The state of Indiana – the state in which I teach — is working on requiring full day Kindergarten, and the state of Michigan – where I reside — requires all students to attend Kindergarten.  With such laws, do they require preschool?  Of course not.  Nevertheless, I’m torn about preschool. 

When I was growing up, preschool was called play school.  We probably worked on colors, and if Mom’s reading this, she can certainly correct me on what we did and didn’t do.  I vaguely remember taking little trips to the post office to see how things worked and to the fire department to check out the trucks, and there was always reading going on in our house.  But it seems to me that preschool’s a necessary element to a child’s readiness for Kindergarten these days, and Emily Guevera of the Beaumont Enterprise helps explain why that’s the case. 

Seems to me that if we’re going to require students to attend Kindergarten, and if we’re going to expect children to be able to sit through a full day of school who’ve never had a schooling experience, that these states need to invest in stronger preschool programs.  But I’m not really just talking to the states here.  Senator McCain, what’s your plan?  Senator Obama, what’s yours?  Governor Huckabee, how will you support preschool programs nationally?  Senator Clinton’s got the Head Start plan, but is she also prepared to support moms and dads who need childcare/workplace assistance in assuring their children can attend preschool?  In 2003, 1/3 of at risk children in the state of Michigan were not receiving the services they needed.  With all the talk of universal health care, perhaps we should consider universal preschool too. 

   

    

A bully update

February 11, 2008

It’s a bad weather day.  No school for Boy, Big Sister, or me. 

I do, however, have an update on Boy’s plight.  He’s in a new classroom, with a new teacher, and he’s making new friends.  Same school though, so that means Boy and O (his friend that bites and hits even though “friends don’t hit”) have lunch together.  I figure there can be safety at lunch, because all the adults are present watching over the little table. 

Then again, just last week, according to my wife (who I trust not to fabricate stories of this nature), O grabbed a beater from the counter (yes, the kind you would find attached to a mixer) and hit a younger kid’s arm with it as she and Boy were hanging up his coat.  O is evidently still not suspended or expelled.  But if he is, what happens to him? 

Some folks probably wonder why I should care.  A lot of folks have wondered what the deal is with the preschool itself, but I keep coming back to this other kid’s parents. 

I recognize that one solution is communication.  But for a lot of preschoolers I keep hearing parents and teachers demanding that these children – bully and victim — “use their words.”  Clearly they don’t have these words that we want them to use.  And have you tried holding a conversation with one of these kids?  Do you recognize how easily persuaded they are?  How easily you can get them to say what you want, or how easily an idea can be put into their heads?

Until the kids are old enough, you’ve got to work on educating the parents and continue teaching the kids as best you can until they’ve reached the developmental milestone that helps them control their own behavior. 

There have to be programs out there, and I imagine there’s funding through grants that would support bringing programs in, but how do you make parents attend?

Though how hard would it be, really?  If you’re a private school, make it a condition of enrollment.  If you want your kid to go to our preschool, you — the parent – have to participate in our sessions.  At http://amy34.livejournal.com, there’s the tale of a co-op preschool that requires its participating parents to attend various seminars.  One such seminar she attended was on anger and bullies, I’d love to have all parents where Boy goes attend that one.  But the ultimate solution the seminar had for bullies saddens me as much as it does the author.  Sometimes you just have to hit back.  Amy’s not the only one to make such a suggestion either — not that she makes the suggestion as it came from the presenter of the seminar.  A famous children’s book author’s suggested the same, and at one time I was appalled, but I’m not as strong in that conviction anymore.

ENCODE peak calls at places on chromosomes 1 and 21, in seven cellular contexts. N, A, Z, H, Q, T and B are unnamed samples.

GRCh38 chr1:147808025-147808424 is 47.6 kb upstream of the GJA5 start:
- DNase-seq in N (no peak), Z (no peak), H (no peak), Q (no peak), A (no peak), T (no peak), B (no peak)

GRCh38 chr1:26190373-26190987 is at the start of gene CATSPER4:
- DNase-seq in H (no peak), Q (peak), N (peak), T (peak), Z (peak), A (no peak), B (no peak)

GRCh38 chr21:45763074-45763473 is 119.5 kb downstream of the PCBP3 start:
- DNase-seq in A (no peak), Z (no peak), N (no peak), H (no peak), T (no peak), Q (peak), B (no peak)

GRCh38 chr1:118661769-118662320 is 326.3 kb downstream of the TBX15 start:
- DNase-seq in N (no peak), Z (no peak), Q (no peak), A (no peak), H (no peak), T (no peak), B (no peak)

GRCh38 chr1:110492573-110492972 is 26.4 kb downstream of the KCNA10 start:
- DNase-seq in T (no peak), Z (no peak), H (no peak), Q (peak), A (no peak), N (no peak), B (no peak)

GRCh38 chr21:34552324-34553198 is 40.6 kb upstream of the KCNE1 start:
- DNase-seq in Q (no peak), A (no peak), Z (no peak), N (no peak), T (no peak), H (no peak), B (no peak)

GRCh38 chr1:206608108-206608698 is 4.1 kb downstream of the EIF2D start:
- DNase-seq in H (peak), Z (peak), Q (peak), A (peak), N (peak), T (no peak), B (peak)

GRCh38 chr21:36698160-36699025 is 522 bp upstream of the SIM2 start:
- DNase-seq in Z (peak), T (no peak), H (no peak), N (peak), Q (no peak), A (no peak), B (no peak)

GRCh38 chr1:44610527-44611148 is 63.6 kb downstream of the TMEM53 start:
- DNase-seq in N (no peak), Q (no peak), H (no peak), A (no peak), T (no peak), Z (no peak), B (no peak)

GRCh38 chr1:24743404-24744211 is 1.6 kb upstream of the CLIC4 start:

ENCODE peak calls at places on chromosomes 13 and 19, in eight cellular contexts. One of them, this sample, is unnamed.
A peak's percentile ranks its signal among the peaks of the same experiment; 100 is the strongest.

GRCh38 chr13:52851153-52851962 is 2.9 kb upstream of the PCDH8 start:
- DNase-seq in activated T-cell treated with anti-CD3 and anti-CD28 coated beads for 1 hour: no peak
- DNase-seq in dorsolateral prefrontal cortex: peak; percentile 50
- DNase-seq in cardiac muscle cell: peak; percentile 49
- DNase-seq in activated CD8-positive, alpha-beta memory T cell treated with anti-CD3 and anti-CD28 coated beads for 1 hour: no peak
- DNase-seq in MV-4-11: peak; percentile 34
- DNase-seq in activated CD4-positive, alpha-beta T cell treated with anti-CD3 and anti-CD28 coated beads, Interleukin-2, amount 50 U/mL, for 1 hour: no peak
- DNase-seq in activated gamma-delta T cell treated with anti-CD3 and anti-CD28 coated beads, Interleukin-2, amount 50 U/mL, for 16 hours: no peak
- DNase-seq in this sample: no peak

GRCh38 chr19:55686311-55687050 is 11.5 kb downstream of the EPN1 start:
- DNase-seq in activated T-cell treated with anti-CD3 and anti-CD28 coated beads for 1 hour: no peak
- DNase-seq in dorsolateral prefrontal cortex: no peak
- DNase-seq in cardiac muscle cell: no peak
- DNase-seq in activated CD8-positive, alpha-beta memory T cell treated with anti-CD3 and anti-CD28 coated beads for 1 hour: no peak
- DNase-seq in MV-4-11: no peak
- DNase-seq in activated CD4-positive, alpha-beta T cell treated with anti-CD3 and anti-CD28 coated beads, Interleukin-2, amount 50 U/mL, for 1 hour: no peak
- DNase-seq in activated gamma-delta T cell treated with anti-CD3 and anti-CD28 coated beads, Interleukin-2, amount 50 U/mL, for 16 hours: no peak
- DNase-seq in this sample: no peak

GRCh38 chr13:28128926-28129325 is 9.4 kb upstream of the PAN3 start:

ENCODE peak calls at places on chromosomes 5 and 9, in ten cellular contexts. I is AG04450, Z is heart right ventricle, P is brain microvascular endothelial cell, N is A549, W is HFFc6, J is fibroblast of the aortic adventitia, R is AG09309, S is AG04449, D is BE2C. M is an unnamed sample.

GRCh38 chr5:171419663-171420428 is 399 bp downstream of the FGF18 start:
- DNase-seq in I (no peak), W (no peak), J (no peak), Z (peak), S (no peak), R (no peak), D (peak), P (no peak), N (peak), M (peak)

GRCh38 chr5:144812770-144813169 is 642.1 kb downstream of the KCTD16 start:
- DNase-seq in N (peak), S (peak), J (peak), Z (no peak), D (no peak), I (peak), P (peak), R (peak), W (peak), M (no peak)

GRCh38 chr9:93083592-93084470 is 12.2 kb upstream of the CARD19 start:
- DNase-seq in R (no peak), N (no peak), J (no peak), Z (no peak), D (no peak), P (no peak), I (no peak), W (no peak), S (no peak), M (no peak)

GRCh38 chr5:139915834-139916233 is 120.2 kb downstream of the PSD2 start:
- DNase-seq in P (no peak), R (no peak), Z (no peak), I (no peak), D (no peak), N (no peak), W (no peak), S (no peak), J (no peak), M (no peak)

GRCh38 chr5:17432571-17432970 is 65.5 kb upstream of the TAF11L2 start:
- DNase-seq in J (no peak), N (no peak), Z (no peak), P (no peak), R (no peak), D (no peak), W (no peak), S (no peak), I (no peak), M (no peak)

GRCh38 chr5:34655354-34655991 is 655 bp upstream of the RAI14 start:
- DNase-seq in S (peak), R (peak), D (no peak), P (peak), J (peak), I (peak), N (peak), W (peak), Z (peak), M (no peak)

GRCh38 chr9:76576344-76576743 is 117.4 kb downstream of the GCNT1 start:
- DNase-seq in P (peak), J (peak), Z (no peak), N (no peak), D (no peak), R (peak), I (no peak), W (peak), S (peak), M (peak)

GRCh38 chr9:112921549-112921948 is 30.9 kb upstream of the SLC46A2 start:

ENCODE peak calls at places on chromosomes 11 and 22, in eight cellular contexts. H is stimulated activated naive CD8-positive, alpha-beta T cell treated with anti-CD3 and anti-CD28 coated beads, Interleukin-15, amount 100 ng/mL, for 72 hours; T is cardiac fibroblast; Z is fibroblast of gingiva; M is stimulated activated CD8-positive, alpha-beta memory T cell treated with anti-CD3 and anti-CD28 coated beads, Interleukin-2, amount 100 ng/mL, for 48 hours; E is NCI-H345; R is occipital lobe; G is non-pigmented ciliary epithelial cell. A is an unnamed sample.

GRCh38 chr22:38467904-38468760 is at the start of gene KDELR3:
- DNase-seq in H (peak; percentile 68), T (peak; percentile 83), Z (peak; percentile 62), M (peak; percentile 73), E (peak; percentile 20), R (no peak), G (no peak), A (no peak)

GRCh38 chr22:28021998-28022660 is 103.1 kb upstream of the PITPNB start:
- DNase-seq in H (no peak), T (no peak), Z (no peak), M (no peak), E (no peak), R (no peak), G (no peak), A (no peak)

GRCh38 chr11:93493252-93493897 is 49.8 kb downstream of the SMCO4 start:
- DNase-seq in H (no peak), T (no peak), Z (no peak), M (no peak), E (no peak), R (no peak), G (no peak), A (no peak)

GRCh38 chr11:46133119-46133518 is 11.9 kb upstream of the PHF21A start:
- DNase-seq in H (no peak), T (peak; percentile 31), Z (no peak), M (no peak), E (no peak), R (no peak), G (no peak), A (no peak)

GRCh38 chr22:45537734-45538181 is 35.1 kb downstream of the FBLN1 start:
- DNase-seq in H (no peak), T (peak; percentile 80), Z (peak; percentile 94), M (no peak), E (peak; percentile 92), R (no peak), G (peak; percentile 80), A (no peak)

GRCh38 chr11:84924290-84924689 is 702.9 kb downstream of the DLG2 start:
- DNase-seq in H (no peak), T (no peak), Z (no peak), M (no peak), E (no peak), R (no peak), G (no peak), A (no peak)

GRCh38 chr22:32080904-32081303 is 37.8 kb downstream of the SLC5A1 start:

Riddle

February 4, 2008

Here’s a riddle for you:  How does a preschool child handle a bully?

He doesn’t. 

A preschool child doesn’t know what a bully is. 

Case in point is the story out of Fargo about the Frohliche Kinder Preschool, “Troupe busts up school bullying”.  Children in the article suggested ways to counter bullies:  “Don’t let the bullies hit” suggested one.  Or as my son has learned in preschool:  “Gentle touches.” 

The story discusses one way to address bullying in schools, and that’s educating children early through drama (or in this case a puppet show). 

The script has one puppet warding off his bullies with pillow and helmet according to author Mila Koumpilova, and his puppet friends suggest telling an authority figure instead.  The show is followed by discussion between actors and students about ways to handle bullies, and sharing information with an adult is urged.  As I’ve indicated before though, getting any information, let alone accurate, out of a child about his day at preschool can be daunting:  “‘At this age, you can’t just sit and talk to the kids,’ says Kimberly Larson, owner of Brighter Beginnings Preschool in Fargo, where the ‘Safe at School’ group performed to riveted crowds in January. ‘When you have the puppets and the music, they can comprehend it a bit more easily.’”   

But preschool bullies are a problem according to the article, so I’m not necessarily overreacting.  “Wendy Troop-Gordon, a North Dakota State University child development professor and expert on bullying, says full-blown bullies occasionally crop up as early as preschool. Generally, though, kids at that age act out as a way to communicate or test the limits of appropriate behavior, not to intimidate and terrorize. Still, she thinks, preschool would be a great time to start an age-appropriate discussion.”

 Children this age tend to assume bullies all use physical violence, according to the article, but what happens when a young child threatens physical violence, and how does the other young child tell the difference?